Erith trams in the years before the Great War

by Richard Diment


In previous articles I have described the process by which electric trams reached Bexley, Dartford and Erith between 1903 and 1906. This article takes the story of the Erith’s trams forward to August 1914.

Before looking in detail at the Erith system between 1905 and 1914, attention should be paid to developments immediately to the west, in Woolwich, which were to play an important part in frustrating the ambition of Erith UDC for its trams.


Woolwich and Plumstead had been linked by a horse tramway run by the Woolwich and South East London Tramway Company since 1882. From its formation in 1889 the London County Council had sought to take over company tram systems within its area and had the W&SEL in its sights. The LCC realised that substantial work would be required to replace the narrow-gauge track between Greenwich and Plumstead as there was very limited space between the buildings on either side of the road. Nevertheless the LCC pursued in parallel its objectives of acquiring the W&SEL and securing Parliamentary approval for upgrading the track (and extending it through to Abbey Wood). Authority to widen the track, and run electric trams to Abbey Wood, was given in 1904 but haggling over the price meant that ownership of the W&SEL did not pass to the LCC until 1 June 1905.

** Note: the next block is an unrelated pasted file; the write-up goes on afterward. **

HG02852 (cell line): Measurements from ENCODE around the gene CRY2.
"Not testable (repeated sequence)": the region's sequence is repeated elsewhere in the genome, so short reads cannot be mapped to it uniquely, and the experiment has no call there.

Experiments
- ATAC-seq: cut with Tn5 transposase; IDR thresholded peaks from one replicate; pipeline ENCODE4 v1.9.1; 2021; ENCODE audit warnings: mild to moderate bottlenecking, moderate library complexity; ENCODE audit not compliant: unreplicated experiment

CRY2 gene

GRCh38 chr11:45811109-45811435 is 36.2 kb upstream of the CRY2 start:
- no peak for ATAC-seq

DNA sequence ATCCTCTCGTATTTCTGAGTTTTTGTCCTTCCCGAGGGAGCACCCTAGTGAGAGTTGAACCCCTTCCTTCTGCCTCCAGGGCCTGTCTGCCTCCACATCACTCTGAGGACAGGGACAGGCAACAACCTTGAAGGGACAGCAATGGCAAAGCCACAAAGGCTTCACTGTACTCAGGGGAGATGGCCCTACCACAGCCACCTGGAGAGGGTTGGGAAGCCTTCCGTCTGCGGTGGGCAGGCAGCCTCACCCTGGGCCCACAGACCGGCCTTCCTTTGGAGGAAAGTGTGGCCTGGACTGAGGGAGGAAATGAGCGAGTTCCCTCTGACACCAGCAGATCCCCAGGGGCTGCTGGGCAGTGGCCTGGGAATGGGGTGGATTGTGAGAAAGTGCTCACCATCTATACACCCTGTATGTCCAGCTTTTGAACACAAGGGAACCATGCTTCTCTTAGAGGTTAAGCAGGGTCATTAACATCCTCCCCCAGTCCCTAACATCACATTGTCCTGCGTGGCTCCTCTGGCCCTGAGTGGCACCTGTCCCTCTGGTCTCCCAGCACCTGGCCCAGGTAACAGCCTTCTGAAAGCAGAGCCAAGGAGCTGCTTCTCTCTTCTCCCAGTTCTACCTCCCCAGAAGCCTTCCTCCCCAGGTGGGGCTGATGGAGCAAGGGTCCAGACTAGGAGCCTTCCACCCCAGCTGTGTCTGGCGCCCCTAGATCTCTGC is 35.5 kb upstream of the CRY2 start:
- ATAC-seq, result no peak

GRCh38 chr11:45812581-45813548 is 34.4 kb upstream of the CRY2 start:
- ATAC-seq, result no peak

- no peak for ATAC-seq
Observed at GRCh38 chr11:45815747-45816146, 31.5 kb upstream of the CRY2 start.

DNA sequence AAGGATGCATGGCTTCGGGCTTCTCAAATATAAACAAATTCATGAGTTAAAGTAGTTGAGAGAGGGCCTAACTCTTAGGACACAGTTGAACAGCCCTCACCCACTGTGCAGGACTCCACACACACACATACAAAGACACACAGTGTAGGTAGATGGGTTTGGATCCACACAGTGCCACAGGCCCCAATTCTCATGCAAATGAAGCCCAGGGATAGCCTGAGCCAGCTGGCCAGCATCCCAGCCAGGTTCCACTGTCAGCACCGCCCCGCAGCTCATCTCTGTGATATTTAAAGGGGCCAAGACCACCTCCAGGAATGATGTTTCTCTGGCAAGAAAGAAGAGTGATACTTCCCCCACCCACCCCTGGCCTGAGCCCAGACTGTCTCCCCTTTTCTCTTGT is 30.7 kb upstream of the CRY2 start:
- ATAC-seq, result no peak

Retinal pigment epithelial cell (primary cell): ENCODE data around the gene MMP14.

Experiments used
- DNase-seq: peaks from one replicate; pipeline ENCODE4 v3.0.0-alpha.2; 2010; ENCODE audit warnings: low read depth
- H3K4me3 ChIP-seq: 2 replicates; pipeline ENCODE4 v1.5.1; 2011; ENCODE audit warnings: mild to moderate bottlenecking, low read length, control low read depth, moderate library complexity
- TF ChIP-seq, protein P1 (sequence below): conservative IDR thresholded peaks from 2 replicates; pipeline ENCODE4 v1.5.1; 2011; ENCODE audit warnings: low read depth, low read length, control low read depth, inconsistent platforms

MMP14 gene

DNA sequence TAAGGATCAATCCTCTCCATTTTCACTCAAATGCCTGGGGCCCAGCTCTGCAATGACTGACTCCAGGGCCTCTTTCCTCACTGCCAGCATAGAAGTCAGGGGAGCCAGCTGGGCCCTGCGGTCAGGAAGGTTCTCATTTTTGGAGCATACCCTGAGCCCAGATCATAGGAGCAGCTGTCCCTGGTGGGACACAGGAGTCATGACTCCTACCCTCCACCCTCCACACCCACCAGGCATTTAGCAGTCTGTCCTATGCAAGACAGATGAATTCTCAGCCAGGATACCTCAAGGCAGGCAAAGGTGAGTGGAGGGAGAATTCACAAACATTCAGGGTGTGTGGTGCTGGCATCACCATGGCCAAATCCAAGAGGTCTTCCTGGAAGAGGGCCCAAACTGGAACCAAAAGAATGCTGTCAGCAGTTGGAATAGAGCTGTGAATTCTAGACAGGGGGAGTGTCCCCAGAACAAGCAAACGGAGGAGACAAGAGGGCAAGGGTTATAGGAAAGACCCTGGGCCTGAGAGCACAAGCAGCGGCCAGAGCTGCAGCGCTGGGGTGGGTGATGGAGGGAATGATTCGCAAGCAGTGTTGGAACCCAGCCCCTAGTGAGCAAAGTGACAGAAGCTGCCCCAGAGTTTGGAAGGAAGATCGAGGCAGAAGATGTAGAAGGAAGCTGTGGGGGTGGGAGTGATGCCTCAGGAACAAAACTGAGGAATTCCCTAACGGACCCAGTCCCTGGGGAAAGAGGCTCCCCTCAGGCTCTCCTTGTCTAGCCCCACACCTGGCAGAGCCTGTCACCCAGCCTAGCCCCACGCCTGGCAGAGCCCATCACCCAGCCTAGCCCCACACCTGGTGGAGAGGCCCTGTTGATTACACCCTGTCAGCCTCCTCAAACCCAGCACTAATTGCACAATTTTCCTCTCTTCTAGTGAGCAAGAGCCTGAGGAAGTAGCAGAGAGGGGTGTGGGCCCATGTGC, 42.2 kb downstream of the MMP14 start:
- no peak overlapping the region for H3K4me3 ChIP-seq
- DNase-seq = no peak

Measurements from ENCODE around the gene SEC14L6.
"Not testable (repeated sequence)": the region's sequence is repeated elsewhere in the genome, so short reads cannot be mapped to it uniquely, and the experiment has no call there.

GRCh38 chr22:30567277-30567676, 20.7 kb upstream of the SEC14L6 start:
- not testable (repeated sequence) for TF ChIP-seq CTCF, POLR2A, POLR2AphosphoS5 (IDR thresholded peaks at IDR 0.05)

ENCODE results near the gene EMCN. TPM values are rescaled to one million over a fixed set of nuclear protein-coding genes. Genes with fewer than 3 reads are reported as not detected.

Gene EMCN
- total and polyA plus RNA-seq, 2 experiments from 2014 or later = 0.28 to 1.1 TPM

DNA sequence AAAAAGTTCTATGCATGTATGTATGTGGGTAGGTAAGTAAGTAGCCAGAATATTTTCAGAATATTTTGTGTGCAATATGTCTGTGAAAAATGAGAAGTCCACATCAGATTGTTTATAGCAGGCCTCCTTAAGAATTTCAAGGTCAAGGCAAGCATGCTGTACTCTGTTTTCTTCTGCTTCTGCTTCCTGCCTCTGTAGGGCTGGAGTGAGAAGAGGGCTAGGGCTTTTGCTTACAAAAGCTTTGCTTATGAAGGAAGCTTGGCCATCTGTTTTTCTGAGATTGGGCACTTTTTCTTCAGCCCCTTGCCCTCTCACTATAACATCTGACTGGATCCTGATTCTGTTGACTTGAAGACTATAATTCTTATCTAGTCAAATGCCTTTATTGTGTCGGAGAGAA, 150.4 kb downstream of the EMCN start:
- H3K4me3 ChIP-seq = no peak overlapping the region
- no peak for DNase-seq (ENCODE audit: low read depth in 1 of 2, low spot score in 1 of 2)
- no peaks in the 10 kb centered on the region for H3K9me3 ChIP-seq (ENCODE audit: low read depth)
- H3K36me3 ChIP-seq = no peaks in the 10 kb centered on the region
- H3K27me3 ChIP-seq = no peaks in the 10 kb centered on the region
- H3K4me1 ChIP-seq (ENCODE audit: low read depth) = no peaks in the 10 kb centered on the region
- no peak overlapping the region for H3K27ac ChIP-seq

Just under three months later Erith had started running its trams to Abbey Wood and the UDC was eager to see the link from there to Plumstead and Woolwich completed. Erith had Parliamentary Authority to build the link itself but only with the consent of the LCC which was unlikely given the powers the larger authority held. Over the next couple of years Erith UDC became increasingly frustrated at delays in progress by the LCC. Erith considered the possibility of running a motor bus service along the route and made clear that it wanted to use its powers to build and operate the tram line from Abbey Wood to Woolwich but this suggestion was blocked by the LCC. The LCC then suggested that it would build the track and lease it to Erith to operate, but the proposed access charges were too expensive for Erith to accept that option. During 1907 Erith started the process to introduce a new Bill to Parliament to obtain powers that the LCC could not veto, but in November 1907 the LCC finally announced its intention to start work on the line to Abbey Wood. Erith then withdrew its Bill.